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Syria's Earthquake and the Intersection of Law, Politics, and Humanitarianism

Syria's Earthquake and the Intersection of Law, Politics, and Humanitarianism

Syria's Earthquake and the Intersection of Law, Politics, and Humanitarianism


Firas Haj Yheia: Syrian researcher and human rights activist.



  • Introduction


On February 06, 2023, a 7.8 magnitude earthquake struck several governorates in Turkey and Syria, including Aleppo, Lattakia, Hama, and Idlib. The earthquake caused widespread damage, including collapsed buildings and infrastructure, and resulted in many deaths and injuries. In response to the earthquake, the Syrian government issued Decision No. 244,on 10/02/2023 which declared the affected areas as stricken areas. However, the legal implications of this decision are unclear, and there are concerns about the government's response and its impact on the humanitarian situation in affected areas.


  • Legal analysis of the government's response


The Council of Ministers’ decision to consider the affected areas in the governorates of Aleppo, Lattakia, Hama, and Idlib as disaster areas is based on Civil Defense Law No. 39 of 2003. This law allows for measures to be taken to protect the population, property, and public and private facilities, provide safety of transportation and communications, and ensure the functioning of public facilities to confront public disasters and address their dangers. However, declaring disaster areas has no legal meaning, and the executive authority (the government) does not have any legal status like that of declaring a state of emergency or a state of mobilization.

declaring a disaster area is a political term that is related to the mechanism for requesting international relief aid and is subject to international standards that limit the powers of national authorities in how to dispose of this aid. Therefore, it falls under the section of political tensions and calculations. The appropriate legislation to apply to the areas affected by the earthquake disaster is the declaration of a state of emergency (Mark 51 of 1962) and the imposition of martial law. However, from a practical point of view, it is very unlikely that the authority would declare a state of emergency, even temporarily, in a region because of the political embarrassment and the psychological barrier caused by the long state of emergency, which lasted half a century since March 8, 1963. The Syrian laws in force did not show the effects of the Council of Ministers considering certain areas of the territory of the Syrian Arab Republic (disaster areas).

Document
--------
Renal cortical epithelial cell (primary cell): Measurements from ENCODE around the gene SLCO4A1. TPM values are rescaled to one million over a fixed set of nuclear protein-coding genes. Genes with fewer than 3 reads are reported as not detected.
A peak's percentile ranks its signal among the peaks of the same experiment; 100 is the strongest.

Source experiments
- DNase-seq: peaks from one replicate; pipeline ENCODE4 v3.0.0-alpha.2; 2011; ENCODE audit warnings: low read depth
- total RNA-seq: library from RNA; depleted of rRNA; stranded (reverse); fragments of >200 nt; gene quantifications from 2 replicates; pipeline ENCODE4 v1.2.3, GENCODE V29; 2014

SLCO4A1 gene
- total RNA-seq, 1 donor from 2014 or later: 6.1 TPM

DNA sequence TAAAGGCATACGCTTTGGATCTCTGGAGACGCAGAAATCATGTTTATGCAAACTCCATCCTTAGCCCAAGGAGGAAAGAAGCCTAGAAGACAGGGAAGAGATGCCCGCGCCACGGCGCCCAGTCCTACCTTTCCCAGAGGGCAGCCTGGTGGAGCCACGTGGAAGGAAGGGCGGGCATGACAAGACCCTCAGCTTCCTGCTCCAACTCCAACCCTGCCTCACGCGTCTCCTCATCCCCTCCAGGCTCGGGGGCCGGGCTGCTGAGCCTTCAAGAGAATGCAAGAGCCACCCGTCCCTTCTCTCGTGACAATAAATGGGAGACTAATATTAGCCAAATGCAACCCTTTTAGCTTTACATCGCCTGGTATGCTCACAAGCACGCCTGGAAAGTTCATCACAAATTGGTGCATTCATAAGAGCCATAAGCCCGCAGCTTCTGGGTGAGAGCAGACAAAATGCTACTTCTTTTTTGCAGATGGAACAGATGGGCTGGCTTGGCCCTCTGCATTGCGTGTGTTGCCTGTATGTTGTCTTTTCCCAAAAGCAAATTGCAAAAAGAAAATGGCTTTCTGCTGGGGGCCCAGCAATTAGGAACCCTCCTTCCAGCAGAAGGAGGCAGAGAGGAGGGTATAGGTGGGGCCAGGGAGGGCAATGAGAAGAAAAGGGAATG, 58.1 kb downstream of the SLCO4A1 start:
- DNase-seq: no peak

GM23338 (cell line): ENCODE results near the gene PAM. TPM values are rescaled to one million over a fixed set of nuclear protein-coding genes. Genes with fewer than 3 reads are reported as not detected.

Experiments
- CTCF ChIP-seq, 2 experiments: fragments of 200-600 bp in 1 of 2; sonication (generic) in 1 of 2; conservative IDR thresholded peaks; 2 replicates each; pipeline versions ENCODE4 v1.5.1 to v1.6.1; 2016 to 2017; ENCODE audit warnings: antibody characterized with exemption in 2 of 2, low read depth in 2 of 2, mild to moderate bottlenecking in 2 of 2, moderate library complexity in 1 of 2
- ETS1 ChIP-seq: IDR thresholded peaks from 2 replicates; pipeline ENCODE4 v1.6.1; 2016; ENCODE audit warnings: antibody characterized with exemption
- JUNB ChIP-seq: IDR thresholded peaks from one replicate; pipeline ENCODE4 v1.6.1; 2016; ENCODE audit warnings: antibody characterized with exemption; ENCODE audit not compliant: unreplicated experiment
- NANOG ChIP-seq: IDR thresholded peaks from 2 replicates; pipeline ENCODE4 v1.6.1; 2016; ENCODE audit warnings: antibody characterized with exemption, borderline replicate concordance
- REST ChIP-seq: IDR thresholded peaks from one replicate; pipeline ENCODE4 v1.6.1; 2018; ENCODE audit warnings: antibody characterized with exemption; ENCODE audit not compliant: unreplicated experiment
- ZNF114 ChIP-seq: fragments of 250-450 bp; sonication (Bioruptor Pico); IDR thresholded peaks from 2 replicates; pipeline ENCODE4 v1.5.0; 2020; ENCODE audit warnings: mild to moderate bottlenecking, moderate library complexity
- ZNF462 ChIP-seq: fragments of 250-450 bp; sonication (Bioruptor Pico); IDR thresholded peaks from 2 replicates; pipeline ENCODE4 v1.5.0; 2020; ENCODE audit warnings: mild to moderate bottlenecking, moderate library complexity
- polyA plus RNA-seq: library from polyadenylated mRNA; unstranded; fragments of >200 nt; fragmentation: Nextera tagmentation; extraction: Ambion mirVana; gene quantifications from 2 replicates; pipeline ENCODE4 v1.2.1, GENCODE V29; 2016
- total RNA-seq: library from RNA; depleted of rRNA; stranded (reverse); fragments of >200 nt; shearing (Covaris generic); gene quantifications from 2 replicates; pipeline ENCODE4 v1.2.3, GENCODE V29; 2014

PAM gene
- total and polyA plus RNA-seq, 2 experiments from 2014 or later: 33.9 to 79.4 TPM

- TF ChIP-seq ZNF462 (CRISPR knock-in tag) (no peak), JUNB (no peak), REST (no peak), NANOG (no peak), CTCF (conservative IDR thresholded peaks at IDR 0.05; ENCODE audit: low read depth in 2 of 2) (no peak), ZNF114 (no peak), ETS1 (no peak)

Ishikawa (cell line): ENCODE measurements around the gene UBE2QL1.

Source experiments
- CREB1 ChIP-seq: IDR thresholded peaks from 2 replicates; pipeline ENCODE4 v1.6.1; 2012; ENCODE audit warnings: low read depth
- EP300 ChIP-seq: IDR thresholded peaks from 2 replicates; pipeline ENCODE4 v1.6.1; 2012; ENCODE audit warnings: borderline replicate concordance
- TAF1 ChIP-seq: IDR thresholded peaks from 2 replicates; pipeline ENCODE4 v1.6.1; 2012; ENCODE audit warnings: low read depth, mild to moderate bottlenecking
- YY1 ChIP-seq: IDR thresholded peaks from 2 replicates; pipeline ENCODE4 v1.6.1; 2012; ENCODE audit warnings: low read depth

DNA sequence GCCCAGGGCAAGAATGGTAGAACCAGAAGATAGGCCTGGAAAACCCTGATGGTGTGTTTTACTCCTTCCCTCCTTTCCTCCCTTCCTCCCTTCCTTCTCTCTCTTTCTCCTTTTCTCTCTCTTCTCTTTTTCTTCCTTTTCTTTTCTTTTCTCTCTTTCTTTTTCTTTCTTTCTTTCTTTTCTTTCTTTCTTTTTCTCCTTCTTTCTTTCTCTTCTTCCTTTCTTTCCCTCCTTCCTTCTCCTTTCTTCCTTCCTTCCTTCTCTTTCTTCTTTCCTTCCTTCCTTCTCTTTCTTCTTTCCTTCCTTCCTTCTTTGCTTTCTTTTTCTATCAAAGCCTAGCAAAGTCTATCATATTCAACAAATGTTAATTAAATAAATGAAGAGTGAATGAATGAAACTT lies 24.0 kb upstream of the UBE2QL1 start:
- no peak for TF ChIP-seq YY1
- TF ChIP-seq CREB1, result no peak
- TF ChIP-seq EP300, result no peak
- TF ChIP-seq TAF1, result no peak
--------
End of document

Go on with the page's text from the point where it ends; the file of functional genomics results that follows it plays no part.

According to Law No. 39 of 2003, civil defense is part of the national defense. Its purpose is to protect the population, property, and public and private facilities, provide safety of transportation and communications of all kinds, and ensure the functioning of public facilities through the measures taken in peace and war to prevent and confront the dangers of various war actions and public disasters, address their dangers, and raise the morale of citizens. Civil defense measures include preparing plans for protection from the various dangers of war, fires, and general disasters, and organizing means of confronting them and dealing with the effects resulting from them. The Supreme Council of Civil Defense shall be formed with the Prime Minister as President, one of the concerned ministers assigned by the Prime Minister as Vice-President, the Minister of Defense as a member, and others.


The State of Emergency Law allows a state of emergency to be declared when public order in the territory of the Republic or part of it is endangered due to the occurrence of public disasters. The President of the Republic declares a state of emergency by a decree taken in the Council of Ministers in session under his chairmanship and with a two-thirds majority of its members. When declaring a state of emergency, the prime minister is called a martial ruler, and all internal and external security forces are placed at his disposal. The ruler-martial may appoint one or more deputies linked to him. The customary ruler or his deputy may issue written orders to take some restrictions and measures, including evacuating or isolating some areas, organizing temporary accommodation for people who are evacuated, establishing hospitals and field clinics, and distributing food and relief aid.

Furthermore, the legal implications of the government's decision to declare the affected areas as stricken areas are unclear. The Syrian government declaration entails compliance with the duties of the First Additional Protocol of 1977 to the four Geneva Conventions, by Law No. 44 of 1982. However, there are no such duties that limit or increase its powers. It is the responsibility of the Prime Minister or the ministers who took this decision to clarify their intent and its human rights dimensions.


The government's response to the earthquake was inadequate and have violated several legal provisions.


Under Syrian law, the government has a duty to protect its citizens and ensure their safety in the event of a natural disaster. The Syrian constitution also guarantees the right to life and safety for all citizens. However, it seems that the government failed to take necessary measures to protect its citizens during the earthquake, which resulted in the loss of many lives.


Additionally, the government's reported refusal to accept international aid may constitute a violation of international law, as well as Syrian law. The right to aid and assistance in times of natural disasters is a fundamental principle of international law, and Syria is bound by this principle as a member of the United Nations.


Furthermore, the reported diversion of relief aid to government supporters and the mismanagement of aid by the government may also violate Syrian law and international law. The government has a legal duty to distribute aid fairly and efficiently to all citizens affected by the disaster, without discrimination or favoritism.


In conclusion, the government of Bashar al-Assad have violated Syrian law, the Syrian constitution, and international law in its handling of the earthquake disaster. The government has a legal obligation to protect its citizens and provide them with necessary aid and assistance in times of natural disasters, and any violations of these obligations should be addressed and rectified.


  • Political analysis of the government's response